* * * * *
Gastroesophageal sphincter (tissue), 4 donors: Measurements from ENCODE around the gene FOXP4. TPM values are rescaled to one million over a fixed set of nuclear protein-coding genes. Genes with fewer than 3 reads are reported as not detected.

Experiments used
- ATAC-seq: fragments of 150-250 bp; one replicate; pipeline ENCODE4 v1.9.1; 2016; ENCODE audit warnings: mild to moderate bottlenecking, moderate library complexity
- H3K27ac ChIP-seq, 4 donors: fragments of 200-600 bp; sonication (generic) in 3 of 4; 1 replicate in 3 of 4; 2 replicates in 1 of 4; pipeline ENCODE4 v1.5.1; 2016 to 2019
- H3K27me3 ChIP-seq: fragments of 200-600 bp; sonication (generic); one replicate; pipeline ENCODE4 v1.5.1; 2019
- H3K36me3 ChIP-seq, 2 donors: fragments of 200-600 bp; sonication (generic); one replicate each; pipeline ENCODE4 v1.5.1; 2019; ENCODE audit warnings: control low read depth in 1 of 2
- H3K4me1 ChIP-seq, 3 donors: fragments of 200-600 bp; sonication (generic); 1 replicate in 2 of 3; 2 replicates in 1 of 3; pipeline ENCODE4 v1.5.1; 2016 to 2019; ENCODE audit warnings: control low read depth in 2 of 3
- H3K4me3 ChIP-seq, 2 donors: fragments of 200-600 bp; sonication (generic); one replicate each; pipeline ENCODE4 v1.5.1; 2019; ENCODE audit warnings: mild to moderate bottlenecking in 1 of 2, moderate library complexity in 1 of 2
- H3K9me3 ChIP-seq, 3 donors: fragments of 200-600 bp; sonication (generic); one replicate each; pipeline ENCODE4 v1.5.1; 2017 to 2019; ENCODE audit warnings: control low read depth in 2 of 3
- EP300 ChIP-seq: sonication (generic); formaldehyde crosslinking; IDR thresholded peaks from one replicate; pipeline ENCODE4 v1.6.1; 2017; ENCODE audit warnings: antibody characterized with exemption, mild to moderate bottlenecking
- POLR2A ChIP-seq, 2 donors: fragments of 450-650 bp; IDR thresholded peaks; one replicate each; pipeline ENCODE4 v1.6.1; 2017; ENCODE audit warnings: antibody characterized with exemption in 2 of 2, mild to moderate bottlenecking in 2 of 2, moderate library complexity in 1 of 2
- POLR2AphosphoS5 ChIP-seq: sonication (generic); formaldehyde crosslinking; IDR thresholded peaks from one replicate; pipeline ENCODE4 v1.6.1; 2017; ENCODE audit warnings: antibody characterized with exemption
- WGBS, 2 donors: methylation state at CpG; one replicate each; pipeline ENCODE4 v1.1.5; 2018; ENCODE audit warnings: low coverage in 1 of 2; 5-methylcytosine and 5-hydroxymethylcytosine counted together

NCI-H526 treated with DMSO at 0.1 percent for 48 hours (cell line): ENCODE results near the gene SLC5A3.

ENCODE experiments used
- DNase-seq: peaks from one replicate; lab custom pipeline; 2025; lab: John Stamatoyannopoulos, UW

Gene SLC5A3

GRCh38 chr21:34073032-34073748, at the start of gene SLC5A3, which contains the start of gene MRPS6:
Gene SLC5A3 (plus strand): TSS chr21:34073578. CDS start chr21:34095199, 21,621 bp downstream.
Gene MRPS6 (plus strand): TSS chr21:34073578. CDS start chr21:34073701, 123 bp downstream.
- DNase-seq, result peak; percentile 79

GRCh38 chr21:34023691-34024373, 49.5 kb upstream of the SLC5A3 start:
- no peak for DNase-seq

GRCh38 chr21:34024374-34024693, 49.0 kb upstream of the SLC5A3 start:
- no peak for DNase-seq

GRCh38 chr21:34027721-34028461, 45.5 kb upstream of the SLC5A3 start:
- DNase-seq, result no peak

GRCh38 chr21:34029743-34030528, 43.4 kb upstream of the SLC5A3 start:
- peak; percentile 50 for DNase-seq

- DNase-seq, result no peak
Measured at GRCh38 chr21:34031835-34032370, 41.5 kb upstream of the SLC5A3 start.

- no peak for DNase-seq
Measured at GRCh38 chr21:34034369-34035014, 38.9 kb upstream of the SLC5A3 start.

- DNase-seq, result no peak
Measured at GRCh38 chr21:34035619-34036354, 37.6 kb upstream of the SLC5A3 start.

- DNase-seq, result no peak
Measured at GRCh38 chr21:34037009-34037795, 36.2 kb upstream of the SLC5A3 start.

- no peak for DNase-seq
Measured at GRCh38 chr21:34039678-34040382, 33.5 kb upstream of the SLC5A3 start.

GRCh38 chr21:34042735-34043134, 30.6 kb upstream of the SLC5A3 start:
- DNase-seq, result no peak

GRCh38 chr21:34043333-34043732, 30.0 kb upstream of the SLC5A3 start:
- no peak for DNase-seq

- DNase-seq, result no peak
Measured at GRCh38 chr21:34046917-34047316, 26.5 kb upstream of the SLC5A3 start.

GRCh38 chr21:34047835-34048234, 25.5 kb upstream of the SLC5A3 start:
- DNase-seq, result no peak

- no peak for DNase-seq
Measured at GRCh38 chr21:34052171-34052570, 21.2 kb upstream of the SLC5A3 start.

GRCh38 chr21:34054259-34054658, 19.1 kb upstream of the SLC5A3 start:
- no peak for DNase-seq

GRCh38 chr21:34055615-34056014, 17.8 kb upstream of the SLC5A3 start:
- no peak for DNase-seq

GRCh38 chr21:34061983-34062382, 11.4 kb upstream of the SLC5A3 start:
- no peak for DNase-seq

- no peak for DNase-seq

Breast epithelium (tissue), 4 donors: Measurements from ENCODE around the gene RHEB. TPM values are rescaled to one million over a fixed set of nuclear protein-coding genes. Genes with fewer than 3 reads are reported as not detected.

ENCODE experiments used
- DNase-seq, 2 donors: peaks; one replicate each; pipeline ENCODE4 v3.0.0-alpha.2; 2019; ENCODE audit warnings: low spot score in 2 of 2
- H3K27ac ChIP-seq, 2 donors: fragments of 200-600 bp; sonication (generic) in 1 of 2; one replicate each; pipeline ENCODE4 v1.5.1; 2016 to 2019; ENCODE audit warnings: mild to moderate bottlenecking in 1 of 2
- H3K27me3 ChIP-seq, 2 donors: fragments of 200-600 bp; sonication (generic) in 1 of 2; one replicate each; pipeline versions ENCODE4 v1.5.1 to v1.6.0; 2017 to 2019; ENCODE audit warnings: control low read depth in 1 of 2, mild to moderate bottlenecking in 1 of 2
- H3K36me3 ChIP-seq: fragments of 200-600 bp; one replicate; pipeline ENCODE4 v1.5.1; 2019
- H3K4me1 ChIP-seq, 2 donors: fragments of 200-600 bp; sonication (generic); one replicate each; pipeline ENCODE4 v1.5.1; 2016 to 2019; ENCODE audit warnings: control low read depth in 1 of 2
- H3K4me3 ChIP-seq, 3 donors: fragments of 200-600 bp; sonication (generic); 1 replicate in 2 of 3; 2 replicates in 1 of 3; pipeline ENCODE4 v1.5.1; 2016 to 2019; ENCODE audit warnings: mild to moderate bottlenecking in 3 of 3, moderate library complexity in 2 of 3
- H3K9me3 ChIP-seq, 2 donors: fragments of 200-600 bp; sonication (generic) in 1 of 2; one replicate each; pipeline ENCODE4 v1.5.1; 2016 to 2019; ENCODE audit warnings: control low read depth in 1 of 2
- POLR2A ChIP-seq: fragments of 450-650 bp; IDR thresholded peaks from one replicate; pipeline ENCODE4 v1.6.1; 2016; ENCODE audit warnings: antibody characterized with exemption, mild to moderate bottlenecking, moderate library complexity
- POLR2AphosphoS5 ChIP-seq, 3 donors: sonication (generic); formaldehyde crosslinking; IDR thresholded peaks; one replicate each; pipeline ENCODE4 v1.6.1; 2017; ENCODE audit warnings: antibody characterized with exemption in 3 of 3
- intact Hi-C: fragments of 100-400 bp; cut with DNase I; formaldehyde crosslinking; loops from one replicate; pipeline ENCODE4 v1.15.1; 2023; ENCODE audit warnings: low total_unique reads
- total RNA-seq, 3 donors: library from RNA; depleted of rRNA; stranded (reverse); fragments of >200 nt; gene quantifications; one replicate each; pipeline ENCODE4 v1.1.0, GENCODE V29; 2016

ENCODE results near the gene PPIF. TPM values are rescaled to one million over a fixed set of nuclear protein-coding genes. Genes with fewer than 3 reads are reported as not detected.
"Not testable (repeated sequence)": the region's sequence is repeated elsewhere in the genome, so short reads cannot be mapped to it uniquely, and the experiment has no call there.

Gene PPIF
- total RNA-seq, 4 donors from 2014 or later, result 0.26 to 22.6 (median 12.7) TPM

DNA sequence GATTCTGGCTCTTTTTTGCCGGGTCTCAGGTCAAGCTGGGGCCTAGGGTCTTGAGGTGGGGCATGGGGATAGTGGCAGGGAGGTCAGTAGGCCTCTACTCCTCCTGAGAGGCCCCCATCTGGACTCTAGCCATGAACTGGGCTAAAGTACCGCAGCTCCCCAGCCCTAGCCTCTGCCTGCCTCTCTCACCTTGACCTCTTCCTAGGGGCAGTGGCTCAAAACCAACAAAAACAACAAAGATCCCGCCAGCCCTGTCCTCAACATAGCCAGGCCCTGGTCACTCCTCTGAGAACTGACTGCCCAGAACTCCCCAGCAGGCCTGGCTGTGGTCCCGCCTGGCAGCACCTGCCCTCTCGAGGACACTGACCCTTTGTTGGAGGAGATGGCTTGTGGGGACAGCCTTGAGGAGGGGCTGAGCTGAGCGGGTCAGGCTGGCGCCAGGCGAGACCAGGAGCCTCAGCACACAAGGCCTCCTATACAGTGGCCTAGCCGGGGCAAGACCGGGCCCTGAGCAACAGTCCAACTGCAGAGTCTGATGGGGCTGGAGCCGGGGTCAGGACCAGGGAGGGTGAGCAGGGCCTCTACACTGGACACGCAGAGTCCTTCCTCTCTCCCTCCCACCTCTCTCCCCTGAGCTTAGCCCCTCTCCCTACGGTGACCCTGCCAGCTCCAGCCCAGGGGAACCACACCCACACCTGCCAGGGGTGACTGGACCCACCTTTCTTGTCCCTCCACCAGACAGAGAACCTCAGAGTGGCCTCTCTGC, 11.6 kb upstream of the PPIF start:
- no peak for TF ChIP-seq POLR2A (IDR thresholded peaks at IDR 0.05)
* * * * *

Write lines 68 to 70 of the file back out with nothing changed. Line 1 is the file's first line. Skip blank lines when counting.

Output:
- intact Hi-C: fragments of 100-400 bp; cut with DNase I; formaldehyde crosslinking; loops from one replicate; pipeline ENCODE4 v1.15.1; 2023; ENCODE audit warnings: low total_unique reads
- total RNA-seq, 3 donors: library from RNA; depleted of rRNA; stranded (reverse); fragments of >200 nt; gene quantifications; one replicate each; pipeline ENCODE4 v1.1.0, GENCODE V29; 2016

ENCODE results near the gene PPIF. TPM values are rescaled to one million over a fixed set of nuclear protein-coding genes. Genes with fewer than 3 reads are reported as not detected.